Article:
An interesting site, related to the Iron Age, is that of Dun Aengus on Inishmore, the largest of the Aran Islands in Galway Bay. The great fortress is made up of four semi-circular walls, enclosing an area to the edge of a steep cliff, with a sheer drop into the Atlantic Ocean. Circular walls can be seen in other parts of Ireland but these other sites may have been used for ritual rather than defence.

With the coming of Christianity to Ireland, monasteries were founded. Two of the most notable of these are worth a special mention. One is the great monastery at Clonmacnoise on the banks of the Shannon in Co. Offaly. This was founded by St. Ciaran in 548. Monks from all over Europe came to study there. High Kings of Connaught and Tara (including Tara's last High King, Rory O'Connor) were brought there for burial. The other is Glendalough in the picturesque setting of the Wicklow Mountains. St. Kevin, an early Christian bishop, established the monastery there in the sixth century. Further buildings within its enclosure are dated to the tenth and twelfth centuries, including the famous Round Tower, 33.5m high. Plundered many times over the centuries, the sites of the two monasteries remain as tourist attractions.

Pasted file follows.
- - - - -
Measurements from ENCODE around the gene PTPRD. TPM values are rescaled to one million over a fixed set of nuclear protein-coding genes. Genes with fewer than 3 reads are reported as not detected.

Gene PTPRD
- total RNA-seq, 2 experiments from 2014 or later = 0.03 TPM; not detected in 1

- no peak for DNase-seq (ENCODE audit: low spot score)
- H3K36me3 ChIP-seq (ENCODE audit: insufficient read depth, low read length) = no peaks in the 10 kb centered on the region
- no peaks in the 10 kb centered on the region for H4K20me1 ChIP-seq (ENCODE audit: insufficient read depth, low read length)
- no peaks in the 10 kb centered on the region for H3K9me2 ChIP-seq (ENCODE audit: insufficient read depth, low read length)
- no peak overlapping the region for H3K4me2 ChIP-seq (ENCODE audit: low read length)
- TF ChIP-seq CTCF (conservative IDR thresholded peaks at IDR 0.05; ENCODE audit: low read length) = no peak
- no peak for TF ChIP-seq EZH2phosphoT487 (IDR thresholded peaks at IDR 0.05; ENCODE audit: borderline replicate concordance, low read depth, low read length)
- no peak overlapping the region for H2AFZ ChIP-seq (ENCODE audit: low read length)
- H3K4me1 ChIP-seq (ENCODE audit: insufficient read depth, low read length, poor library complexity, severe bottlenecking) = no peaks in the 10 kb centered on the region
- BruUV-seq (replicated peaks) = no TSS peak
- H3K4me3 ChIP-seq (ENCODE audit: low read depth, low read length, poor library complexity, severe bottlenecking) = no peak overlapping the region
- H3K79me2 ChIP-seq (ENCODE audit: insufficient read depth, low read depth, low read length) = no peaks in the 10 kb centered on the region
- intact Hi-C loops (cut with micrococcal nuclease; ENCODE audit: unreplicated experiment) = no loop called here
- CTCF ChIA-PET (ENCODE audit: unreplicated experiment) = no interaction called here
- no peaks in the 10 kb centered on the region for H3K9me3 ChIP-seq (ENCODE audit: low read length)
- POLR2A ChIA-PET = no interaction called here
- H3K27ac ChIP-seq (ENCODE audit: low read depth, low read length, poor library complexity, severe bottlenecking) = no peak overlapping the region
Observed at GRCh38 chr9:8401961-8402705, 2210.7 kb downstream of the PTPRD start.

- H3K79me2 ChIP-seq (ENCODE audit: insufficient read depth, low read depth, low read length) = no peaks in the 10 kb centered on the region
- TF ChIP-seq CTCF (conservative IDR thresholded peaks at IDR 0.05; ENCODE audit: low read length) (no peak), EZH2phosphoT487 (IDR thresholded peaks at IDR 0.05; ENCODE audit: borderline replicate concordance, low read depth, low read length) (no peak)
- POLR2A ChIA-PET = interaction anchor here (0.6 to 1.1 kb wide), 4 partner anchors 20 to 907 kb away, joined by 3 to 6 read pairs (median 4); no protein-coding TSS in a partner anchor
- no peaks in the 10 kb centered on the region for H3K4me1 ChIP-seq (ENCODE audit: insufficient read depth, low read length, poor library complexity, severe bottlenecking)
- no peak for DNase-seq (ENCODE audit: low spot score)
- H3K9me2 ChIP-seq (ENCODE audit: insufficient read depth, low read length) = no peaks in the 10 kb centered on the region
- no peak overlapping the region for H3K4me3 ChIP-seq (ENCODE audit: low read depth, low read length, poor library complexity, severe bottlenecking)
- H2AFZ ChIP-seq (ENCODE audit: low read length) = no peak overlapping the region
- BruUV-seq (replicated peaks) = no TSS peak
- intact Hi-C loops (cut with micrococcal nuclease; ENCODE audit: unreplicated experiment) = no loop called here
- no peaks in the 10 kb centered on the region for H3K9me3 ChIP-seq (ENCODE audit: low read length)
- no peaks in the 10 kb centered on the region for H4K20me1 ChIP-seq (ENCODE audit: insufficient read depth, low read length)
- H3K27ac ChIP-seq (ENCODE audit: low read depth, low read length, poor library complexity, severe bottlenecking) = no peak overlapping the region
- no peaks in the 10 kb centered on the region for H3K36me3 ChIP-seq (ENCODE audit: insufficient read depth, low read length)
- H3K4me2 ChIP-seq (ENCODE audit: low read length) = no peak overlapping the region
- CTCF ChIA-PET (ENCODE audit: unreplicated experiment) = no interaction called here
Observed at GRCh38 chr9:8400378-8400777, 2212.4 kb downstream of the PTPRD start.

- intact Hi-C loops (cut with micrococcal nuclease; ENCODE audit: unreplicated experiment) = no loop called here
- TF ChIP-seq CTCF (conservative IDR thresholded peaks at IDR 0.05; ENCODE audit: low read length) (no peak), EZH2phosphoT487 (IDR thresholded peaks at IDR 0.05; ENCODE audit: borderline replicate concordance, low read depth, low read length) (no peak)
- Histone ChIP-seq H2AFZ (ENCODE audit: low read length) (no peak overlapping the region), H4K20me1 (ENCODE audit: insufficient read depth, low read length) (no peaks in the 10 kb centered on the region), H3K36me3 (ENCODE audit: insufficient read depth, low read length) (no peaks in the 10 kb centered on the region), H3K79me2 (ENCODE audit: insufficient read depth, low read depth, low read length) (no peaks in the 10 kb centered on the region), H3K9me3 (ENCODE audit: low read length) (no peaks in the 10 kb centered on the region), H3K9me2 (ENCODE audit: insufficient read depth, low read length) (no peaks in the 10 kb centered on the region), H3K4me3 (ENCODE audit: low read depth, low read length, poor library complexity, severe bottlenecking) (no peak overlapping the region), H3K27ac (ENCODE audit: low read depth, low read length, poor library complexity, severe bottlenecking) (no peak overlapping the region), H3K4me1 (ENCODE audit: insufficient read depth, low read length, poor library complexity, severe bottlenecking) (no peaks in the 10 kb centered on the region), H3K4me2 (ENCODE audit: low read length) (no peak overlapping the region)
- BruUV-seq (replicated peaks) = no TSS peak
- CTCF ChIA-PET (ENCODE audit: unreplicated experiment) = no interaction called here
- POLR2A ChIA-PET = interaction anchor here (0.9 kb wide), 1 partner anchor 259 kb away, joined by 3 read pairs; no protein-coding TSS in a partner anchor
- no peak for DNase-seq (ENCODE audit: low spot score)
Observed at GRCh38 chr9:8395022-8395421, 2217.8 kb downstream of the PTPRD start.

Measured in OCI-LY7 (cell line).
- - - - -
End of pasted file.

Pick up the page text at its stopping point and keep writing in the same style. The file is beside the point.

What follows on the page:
The double monastery of St. Brigid in Kildare, made of wood, was high, spacious, with frescoes, windows and linen hangings. The monastery no longer exists but the details were recorded by Cogitosus the seventh century biographer of St.Brigid.

Stone churches and monasteries (many with Round Towers ) were built in the ninth to eleventh centuries. Some can still be seen i.e. at Devenish, Ardmore, Cashel and Glendalough. The Cistercians introduced the Romanesque style of architecture in the twelfth century, first at Mellifont Abbey, Co. Louth and then at Baltinglass, Co. Wicklow, Jerpoint, Co. Kilkenny, Boyle, Co. Roscommon and Monasteraneagh, Co. Limerick. Meantime Normans were building castles with strong fortifications. The trend for fortification continued into the fifteenth and sixteenth centuries but on a lesser scale. Tower houses and smaller castles were built. The exceptions were Blarney Castle, Co. Cork and Bunratty Castle in County Clare both built in the mid fifteenth century. Bunratty has now been restored to its original grandeur.